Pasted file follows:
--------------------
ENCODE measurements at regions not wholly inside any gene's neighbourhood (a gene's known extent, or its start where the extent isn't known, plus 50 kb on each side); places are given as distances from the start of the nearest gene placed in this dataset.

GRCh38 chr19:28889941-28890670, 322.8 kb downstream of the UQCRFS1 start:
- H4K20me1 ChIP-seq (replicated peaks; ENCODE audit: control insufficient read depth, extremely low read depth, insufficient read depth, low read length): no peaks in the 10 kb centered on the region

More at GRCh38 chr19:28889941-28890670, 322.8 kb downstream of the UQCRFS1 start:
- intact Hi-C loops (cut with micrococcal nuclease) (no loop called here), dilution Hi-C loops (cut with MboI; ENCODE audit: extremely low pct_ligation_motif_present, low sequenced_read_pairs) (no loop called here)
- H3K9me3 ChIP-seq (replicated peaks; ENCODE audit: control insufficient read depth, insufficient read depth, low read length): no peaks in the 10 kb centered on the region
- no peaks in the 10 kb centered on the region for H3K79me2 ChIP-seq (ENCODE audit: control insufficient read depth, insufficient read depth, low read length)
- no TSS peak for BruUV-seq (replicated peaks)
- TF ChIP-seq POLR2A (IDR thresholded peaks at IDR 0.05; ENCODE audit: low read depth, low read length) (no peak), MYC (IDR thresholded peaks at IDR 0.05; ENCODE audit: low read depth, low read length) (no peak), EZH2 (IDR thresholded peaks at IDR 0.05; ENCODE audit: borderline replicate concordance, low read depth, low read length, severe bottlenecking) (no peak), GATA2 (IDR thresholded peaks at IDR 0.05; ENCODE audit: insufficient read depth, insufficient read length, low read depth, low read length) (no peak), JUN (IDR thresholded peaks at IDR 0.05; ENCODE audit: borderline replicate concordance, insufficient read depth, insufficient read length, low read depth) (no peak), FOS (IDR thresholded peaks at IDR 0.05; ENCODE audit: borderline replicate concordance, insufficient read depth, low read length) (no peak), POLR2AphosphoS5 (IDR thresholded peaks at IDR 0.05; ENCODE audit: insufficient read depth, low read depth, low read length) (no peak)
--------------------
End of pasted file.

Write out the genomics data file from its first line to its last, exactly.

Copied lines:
ENCODE measurements at regions not wholly inside any gene's neighbourhood (a gene's known extent, or its start where the extent isn't known, plus 50 kb on each side); places are given as distances from the start of the nearest gene placed in this dataset.

GRCh38 chr19:28889941-28890670, 322.8 kb downstream of the UQCRFS1 start:
- H4K20me1 ChIP-seq (replicated peaks; ENCODE audit: control insufficient read depth, extremely low read depth, insufficient read depth, low read length): no peaks in the 10 kb centered on the region

More at GRCh38 chr19:28889941-28890670, 322.8 kb downstream of the UQCRFS1 start:
- intact Hi-C loops (cut with micrococcal nuclease) (no loop called here), dilution Hi-C loops (cut with MboI; ENCODE audit: extremely low pct_ligation_motif_present, low sequenced_read_pairs) (no loop called here)
- H3K9me3 ChIP-seq (replicated peaks; ENCODE audit: control insufficient read depth, insufficient read depth, low read length): no peaks in the 10 kb centered on the region
- no peaks in the 10 kb centered on the region for H3K79me2 ChIP-seq (ENCODE audit: control insufficient read depth, insufficient read depth, low read length)
- no TSS peak for BruUV-seq (replicated peaks)
- TF ChIP-seq POLR2A (IDR thresholded peaks at IDR 0.05; ENCODE audit: low read depth, low read length) (no peak), MYC (IDR thresholded peaks at IDR 0.05; ENCODE audit: low read depth, low read length) (no peak), EZH2 (IDR thresholded peaks at IDR 0.05; ENCODE audit: borderline replicate concordance, low read depth, low read length, severe bottlenecking) (no peak), GATA2 (IDR thresholded peaks at IDR 0.05; ENCODE audit: insufficient read depth, insufficient read length, low read depth, low read length) (no peak), JUN (IDR thresholded peaks at IDR 0.05; ENCODE audit: borderline replicate concordance, insufficient read depth, insufficient read length, low read depth) (no peak), FOS (IDR thresholded peaks at IDR 0.05; ENCODE audit: borderline replicate concordance, insufficient read depth, low read length) (no peak), POLR2AphosphoS5 (IDR thresholded peaks at IDR 0.05; ENCODE audit: insufficient read depth, low read depth, low read length) (no peak)